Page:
How ITIL 4 incorporated practices of Agile, Lean, and DevOps

ITIL 4, launched at the beginning of 2019 and has positioned itself differently to its predecessor, ITIL V3. ITIL V3 seemed designed to encompass other frameworks and fit them into its comprehensive lifecycle model. In contrast, ITIL 4 seems keen to acknowledge its position as one framework among many, anxious to be seen as fitting into a broader structure – in short, to be supportive rather than dominant. That attitude allows ITIL 4 to refer to other frameworks rather than repeat or re-invent the wheel. For those who already know other frameworks, or want to see how ITIL 4 has incorporated ideas, it can be interesting to pick a few and show the linkage and correlation between the frameworks.

Change of attitude more than content

ITIL 4 does use concepts from other practices, such as Agile, Lean and DevOps, and I’ll share some examples below. It’s worth noticing, however, that the change in ITIL 4 is largely one of attitude. The vast majority of ITIL has always been consistent with what would now be viewed as DevOps cultural attitudes, per this extract.

“Staff may well find themselves allocated (fully or partially) from operations tasks to support a design exercise and then follow that through service transition. They may then, via early life support activities, move into support of the new or changed services they have been involved in designing and implementing into the live environment.” 

Those words are from ITIL V3, written during early 2007 before Patrick Dubois had even coined the phrase “DevOps.” Given that much of the sentiment was already in place, what is there in ITIL 4 that will make the DevOps or Lean aficionado feel at home?

Changes to terminology

There are some changes – that require readjustment by those used to ITIL V3 and that have been made to be consistent with Agile attitudes.

Incident and Problem

The traditional ITIL definition of incident gives equal value to an actual or potential impact on the user community. The focus from other frameworks is much more on addressing issues that do affect users immediately. It’s important to see potential causes as something with which to address through problem management – seeking errors in code or infrastructure that will appear on product backlogs for remediation according to a wider sense of priority. 

Deployment and Release

DevOps, especially in relation to the “continual” spectrum – from continual integration to continual deployment and even continual release – has developed precise and distinct for these two terms that were combined and indistinct in previous ITIL versions. The DevOps conventions have been adopted in ITIL 4, where Deployment puts something (typically software, but the term works equally well for other aspects of a service) in place. Release is when that item becomes available for use.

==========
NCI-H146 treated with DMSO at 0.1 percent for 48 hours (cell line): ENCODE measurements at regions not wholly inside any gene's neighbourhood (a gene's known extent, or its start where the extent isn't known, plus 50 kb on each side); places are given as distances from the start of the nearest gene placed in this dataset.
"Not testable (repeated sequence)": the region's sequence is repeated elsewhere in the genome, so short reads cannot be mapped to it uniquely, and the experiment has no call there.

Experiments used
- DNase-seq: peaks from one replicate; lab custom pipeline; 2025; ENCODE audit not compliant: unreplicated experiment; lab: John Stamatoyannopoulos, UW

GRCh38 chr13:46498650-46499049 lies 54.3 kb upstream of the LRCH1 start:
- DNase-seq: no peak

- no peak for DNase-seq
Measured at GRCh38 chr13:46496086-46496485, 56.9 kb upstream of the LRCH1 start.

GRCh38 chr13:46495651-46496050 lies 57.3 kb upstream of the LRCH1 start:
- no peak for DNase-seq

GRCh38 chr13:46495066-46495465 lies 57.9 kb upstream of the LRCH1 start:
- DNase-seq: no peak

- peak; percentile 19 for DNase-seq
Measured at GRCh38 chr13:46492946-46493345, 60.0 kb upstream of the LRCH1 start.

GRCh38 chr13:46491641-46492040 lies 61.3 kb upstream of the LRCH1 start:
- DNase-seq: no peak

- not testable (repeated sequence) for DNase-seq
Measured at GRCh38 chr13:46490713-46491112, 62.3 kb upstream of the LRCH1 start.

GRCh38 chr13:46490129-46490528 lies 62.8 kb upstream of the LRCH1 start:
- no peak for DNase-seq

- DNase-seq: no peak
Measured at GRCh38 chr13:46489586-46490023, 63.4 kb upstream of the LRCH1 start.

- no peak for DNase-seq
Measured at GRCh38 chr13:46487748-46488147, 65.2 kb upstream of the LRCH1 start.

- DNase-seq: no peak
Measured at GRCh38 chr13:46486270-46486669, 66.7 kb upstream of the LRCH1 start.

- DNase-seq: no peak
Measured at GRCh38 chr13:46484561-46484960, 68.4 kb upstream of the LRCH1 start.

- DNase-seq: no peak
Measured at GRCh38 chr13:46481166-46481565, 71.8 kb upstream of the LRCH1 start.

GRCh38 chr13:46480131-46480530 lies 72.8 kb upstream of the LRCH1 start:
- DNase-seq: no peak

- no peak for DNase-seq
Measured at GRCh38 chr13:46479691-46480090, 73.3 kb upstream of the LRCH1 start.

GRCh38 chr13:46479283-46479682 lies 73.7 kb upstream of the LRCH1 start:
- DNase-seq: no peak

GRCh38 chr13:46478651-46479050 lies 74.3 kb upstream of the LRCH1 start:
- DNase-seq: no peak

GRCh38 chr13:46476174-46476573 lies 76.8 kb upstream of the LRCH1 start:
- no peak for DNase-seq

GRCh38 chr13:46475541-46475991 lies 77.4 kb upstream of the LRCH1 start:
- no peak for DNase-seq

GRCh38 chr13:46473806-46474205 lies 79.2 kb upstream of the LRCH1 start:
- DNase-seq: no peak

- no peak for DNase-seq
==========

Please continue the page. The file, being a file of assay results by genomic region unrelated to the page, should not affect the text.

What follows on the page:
The biggest change, and one that Lean thinking heavily influenced is the central positioning of value and value-based tools in ITIL 4. Not, of course, that the term “value” is at all low profile in previous ITIL versions: customer value is considered paramount, but ITIL 4 goes much further.

The centerpiece of ITIL 4 is the Service Value System (SVS), and its heart is the service value chain, a concept that will be immediately familiar to anyone who has learned about Lean thinking. Value streams are the ITIL 4 tool of choice for documenting activities. One key benefit of the ITIL 4 structure for the SVS and value chains and streams is that it shows how the practices – all 34 of them – are tools to be used and applied across the value stream. In doing so, it helps prevent the development of siloed thinking. Critical to a DevOps philosophy, ITIL previously was typically read as advocating separation and silos – Service Design, Transition, and Operation. While that was never the intention (see the earlier quote), nonetheless, the new presentation format helps greatly to stem that tendency to see silos where they should never have been.

For DevOps and Agile thinking to be successful, measurement must be at a higher level than has often been associated with ITSM: individual measurement and reward is one of the most powerful forces for separation and internal competition, whereas DevOps rests on the pillars of Transparency, Inspection, and Adaptation. Above all, there is a team ethic. That – effectively – not only requires all parties to contribute to all efforts, but also to receive the resulting value. ITIL 4 refers to this as “co-creation of value” and it is a fundamental concept for wide collaboration to be successful. 

ITIL V3 mentioned suppliers creating value for the benefit of customers. Just reading it, the divisiveness of the concept is clear. By ensuring that the value creation process rewards everyone, collaboration is reinforced and teams targeting towards shared goals becomes ever more possible.

Two-way traffic

Of course, this should not be seen as ITIL becoming subservient to other frameworks. In fact, the concept of seeking content from other frameworks has been employed in the IT space for many years. Those attending a DevOps course will be expected to learn about ITSM, Agile and more. There is no reason to re-invent the wheel when merely linking to a perfectly serviceable approach delivers the required value. What ITIL has done is to recognize a good common-sense approach – as exemplified by the DevOps culture – and adopt it. This is yet another example of how ITIL 4 is a framework living comfortably with its neighbors.

Blog cover by Nidhi